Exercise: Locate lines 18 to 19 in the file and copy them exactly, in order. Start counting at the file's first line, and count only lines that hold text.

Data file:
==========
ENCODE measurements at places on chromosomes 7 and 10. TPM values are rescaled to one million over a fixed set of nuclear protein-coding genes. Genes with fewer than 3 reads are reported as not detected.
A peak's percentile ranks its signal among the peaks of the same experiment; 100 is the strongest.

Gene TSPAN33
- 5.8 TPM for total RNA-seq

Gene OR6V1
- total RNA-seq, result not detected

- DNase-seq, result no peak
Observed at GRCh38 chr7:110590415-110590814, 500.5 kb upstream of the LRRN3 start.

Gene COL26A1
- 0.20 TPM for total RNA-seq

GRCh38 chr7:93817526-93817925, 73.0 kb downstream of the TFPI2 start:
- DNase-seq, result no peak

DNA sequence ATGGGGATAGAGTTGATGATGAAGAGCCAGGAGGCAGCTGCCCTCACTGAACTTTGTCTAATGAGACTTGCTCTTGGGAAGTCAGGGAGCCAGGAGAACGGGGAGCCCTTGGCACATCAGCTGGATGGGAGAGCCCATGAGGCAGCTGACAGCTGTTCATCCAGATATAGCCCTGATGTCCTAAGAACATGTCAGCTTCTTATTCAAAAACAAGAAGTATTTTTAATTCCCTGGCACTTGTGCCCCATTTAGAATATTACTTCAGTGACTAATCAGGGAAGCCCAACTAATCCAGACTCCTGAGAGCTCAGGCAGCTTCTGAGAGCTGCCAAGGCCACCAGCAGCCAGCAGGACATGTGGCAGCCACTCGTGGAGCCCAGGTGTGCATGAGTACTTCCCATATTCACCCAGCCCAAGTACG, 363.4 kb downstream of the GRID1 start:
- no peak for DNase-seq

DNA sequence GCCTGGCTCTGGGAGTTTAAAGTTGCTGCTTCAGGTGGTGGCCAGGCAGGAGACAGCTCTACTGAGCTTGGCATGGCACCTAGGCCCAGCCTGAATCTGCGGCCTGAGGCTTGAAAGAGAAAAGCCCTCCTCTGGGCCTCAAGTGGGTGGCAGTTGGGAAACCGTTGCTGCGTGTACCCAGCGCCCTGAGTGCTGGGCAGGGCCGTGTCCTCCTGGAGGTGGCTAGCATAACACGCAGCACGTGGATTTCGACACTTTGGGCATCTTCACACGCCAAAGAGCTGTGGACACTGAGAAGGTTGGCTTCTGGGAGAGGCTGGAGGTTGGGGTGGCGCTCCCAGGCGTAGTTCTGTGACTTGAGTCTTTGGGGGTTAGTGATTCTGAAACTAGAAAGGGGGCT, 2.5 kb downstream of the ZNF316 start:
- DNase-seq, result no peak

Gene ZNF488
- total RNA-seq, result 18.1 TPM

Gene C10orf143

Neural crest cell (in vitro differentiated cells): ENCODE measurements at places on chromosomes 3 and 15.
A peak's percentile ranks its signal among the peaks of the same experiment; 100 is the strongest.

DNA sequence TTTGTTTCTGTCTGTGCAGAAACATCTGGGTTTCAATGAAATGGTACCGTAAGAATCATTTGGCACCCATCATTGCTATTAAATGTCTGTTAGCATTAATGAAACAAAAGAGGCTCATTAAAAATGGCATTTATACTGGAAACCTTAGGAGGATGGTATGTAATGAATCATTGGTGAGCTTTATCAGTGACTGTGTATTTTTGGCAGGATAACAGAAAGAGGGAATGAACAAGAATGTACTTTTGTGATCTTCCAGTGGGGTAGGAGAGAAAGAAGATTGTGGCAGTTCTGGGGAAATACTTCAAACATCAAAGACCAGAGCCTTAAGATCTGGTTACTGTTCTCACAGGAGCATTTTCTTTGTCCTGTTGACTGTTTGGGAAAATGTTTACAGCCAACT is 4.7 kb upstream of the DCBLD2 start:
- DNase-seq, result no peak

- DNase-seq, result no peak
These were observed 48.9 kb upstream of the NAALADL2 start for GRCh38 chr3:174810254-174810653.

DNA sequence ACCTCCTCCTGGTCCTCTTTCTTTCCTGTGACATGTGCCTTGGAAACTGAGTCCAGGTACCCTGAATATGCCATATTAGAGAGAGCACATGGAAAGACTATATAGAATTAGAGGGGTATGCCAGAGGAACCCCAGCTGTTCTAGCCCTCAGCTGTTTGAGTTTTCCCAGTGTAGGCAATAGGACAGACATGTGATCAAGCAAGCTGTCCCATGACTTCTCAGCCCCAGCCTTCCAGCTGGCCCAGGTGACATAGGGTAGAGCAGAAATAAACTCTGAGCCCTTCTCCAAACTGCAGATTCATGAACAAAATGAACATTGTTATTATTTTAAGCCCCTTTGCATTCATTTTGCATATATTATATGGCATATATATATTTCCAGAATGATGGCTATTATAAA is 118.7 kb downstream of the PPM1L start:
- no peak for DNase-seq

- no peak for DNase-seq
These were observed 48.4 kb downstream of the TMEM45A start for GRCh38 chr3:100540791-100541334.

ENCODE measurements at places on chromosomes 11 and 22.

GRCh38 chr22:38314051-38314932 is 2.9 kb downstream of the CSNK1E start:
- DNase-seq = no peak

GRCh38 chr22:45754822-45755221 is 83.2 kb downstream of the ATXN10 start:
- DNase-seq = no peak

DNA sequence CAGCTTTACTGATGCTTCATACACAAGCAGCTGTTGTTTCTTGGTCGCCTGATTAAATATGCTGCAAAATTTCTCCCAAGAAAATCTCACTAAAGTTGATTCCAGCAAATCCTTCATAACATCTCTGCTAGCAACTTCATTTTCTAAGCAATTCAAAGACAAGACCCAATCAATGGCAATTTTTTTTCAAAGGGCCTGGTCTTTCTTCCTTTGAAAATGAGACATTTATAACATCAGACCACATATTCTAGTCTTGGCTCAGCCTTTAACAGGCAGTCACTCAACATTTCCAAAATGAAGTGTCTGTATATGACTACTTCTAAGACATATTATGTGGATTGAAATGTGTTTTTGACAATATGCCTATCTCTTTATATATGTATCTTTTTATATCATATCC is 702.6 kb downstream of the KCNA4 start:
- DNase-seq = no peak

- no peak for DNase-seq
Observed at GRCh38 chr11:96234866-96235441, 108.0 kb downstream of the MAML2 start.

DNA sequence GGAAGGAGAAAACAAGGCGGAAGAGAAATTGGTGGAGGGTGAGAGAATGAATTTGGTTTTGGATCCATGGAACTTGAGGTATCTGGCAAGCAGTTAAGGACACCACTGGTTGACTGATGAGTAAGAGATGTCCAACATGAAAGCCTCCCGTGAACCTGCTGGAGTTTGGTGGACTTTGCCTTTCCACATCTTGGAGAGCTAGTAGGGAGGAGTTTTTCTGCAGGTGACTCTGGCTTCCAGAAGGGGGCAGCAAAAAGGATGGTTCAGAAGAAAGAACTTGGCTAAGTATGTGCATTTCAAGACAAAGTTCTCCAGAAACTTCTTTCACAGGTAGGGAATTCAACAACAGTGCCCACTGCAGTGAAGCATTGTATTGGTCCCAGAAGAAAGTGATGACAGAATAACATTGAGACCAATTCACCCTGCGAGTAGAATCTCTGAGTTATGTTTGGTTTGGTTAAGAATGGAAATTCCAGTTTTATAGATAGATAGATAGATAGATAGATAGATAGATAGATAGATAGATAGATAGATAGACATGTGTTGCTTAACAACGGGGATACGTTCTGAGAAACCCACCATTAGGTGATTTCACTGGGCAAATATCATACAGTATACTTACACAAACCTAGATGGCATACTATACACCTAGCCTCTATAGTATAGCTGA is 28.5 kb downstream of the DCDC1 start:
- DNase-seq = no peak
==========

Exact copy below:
- total RNA-seq, result 18.1 TPM

Gene C10orf143